Euro 2016 - Wales and Chris Coleman have shown anything is possible when you dare to dream
Wales’s success at Euro 2016 has stemmed from them embracing the role of the underdog and simply daring to dream, writes James Dutton.
“Don't be afraid to have dreams”
Speaking in the aftermath of Wales' remarkable 3-1 win over Belgium, Chris Coleman found the words to sum up the mood of a nation on the brink of history. Wales, a country of 3 million, a country where rugby is king and football a very distant second, has become the smallest population to ever reach the semi-finals of the European Championship.
They are the paupers of British football; where England, Scotland and Northern Ireland have a history to speak of, be it tinged by years of disappointment, hurt and regret, Wales have none. Constantly the laughing stock they are defined by near misses, failures and rank embarrassment, while recent memories are laced with tragedy.
Wales manager Chris Coleman at a press conferenceReuters
A narrow defeat to Yugoslavia denied them a place at the Euros in 1980, and Mike England’s side missed out on two World Cup appearances later that decade thanks to goal difference.
Needing a win against Romania to reach the 1994 World Cup, Paul Bodin smacked a penalty against the crossbar with the scoreline locked at 1-1. The Romanians went on to win 2-1. The remainder of the decade sent Wales into a tailspin and the darkest period in their history under Bobby Gould, before he resigned in disgrace in 1999.
Mark Hughes took Wales to the brink of qualification for Euro 2004, and after a 0-0 draw against Russia in the first-leg play-off confidence was high. An eleven that boasted Ryan Giggs, Gary Speed and John Hartson fell to a 1-0 defeat in the return leg at the Millennium Stadium, and another chapter in Wales’ tragicomic history was writ large.
Wales' Ryan Giggs shoots for goal as Russia's Vadim Evseev closes in onReuters
The optimism that was carried into the qualification campaign for the 2006 World Cup was punctured by Hughes’ departure for Blackburn in the autumn of 2004.
In August 2011 Wales fell to a humiliating world ranking of 117 - the lowest in their history - but within three months they rose an astonishing 72 places. The new boss, Gary Speed, had brought back respectability and optimism, but it was to end in tragedy when he took his own life in November that year.
Chris Coleman, whose last job had been in charge of Greek club Larissa, took over in unimaginable circumstances. The proudest moment of his career proved the most difficult, and a 6-1 defeat against Serbia in October 2012 left him on the brink of resigning.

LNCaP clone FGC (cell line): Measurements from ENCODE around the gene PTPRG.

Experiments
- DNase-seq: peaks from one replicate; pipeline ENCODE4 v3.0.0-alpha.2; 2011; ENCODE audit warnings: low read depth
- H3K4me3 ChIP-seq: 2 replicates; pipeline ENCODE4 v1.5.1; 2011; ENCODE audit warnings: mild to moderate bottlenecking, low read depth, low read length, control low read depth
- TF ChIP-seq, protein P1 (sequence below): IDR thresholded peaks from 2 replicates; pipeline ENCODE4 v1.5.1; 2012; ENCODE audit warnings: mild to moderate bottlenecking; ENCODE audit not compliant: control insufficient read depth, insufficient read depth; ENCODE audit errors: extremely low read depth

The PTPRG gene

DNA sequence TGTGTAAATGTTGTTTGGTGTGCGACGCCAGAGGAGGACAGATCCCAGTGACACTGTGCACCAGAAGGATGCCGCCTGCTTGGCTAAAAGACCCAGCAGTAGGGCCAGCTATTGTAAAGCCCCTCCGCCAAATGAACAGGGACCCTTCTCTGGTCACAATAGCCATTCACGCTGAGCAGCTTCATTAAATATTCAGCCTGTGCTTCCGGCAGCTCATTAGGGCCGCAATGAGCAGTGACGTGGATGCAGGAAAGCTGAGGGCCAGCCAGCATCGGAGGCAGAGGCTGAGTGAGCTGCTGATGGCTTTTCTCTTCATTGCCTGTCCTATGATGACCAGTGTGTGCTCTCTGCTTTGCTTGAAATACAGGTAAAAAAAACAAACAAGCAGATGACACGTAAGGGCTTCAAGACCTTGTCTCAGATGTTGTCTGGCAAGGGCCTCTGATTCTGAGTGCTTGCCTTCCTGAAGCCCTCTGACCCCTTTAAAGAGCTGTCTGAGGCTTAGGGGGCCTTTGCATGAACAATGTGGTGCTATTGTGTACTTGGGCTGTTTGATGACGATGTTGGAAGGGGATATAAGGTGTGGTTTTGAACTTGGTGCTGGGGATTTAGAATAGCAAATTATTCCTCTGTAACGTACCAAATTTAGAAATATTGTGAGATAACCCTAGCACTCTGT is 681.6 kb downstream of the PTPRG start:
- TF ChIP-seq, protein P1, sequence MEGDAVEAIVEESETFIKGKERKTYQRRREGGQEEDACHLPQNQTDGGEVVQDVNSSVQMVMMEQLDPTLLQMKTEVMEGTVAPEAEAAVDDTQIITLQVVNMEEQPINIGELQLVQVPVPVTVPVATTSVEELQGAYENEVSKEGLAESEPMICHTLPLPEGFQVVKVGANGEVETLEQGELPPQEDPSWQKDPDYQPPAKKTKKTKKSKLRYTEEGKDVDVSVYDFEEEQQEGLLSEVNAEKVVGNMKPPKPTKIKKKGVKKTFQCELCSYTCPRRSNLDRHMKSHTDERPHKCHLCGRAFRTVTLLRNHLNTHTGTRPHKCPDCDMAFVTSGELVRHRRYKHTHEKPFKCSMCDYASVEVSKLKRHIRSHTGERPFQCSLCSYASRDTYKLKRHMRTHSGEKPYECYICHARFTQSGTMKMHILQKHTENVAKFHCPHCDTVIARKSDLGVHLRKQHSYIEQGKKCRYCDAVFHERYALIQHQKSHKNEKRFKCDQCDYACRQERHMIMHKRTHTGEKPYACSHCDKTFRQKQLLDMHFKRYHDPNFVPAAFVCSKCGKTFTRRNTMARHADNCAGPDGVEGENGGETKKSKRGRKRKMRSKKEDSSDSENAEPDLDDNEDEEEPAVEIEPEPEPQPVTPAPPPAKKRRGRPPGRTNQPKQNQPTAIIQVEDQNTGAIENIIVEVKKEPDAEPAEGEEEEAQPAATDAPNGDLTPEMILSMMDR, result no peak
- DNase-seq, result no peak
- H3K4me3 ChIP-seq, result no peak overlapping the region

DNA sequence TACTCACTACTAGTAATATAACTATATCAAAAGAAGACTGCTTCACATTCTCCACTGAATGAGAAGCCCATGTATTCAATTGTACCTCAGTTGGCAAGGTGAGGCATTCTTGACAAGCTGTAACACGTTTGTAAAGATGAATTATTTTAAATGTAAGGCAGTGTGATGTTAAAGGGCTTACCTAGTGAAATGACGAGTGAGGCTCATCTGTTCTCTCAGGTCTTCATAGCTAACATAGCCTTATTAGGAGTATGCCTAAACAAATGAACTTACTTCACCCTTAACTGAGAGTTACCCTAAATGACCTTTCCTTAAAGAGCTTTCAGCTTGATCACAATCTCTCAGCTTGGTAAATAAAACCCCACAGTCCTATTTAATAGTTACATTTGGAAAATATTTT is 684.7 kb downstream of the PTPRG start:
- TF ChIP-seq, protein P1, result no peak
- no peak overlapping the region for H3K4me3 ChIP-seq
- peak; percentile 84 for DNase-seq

But embracing the legacy of his late friend has propelled Wales to a point unfathomable in the national consciousness.
58 years have passed since Wales’ previous tournament appearance. Generations of Welsh people have never experienced the cathartic adventure of what is to their English neighbours a biennial right of being.
According to the 2011 census, some 563,000 - 19% - of the Welsh population were aged 65 or over. Born at the latest in 1946, this is the generation that was not only alive but would remember Wales’ previous appearance at a major tournament.
My father was a young lad in small trousers when the great John Charles helped Wales to the quarter-finals of the World Cup in 1958. Injury curtailed his tournament and a 17-year-old Pele brought their Swedish adventure to an end.
After my grandfather passed away five years ago, I no longer have a reference point to this period in Welsh history. I won’t be alone, either. Reaching a major tournament has been a pipe-dream for the overwhelming majority of the Welsh population, but one that felt destined to never have a happy ending.
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The near-misses of 1993 and 2003 are the closest to glory any Welsh football fan has reached in 58 years. By contrast England have been to a major tournament 20 times since. A 2-0 defeat away to Bosnia and Herzegovina felt an appropriate way for Wales to seal their return to the top table of international football.
An arrogance could have taken hold, a "job done" mentality, because for 58 years the goal has only ever been qualification. The majesty of Wales’ Euro 2016 campaign has been consigning that notion to the dustbin.
Coleman, a man with a modest managerial record whose last job in England ended with the sack at Coventry in 2010, has ridden the wave of a nation having the time of its life: “If you work hard enough and you’re not afraid to dream then you’re not afraid to fail.”
Wales’ approach has typified the attitude of its manager, shorn of expectation they have embraced the mentality of the underdog. Anything is possible within that mantra, as both Denmark and Greece have shown in previous Euros, and indeed Leicester in the Premier League last season.
Don’t be afraid to have dreams. They are the words that can ignite a revolution in Welsh football. Whatever happens against Portugal in the semi-final and a final with France or Germany that may await, that is the real victory of the summer of 2016 in the land of the dragon.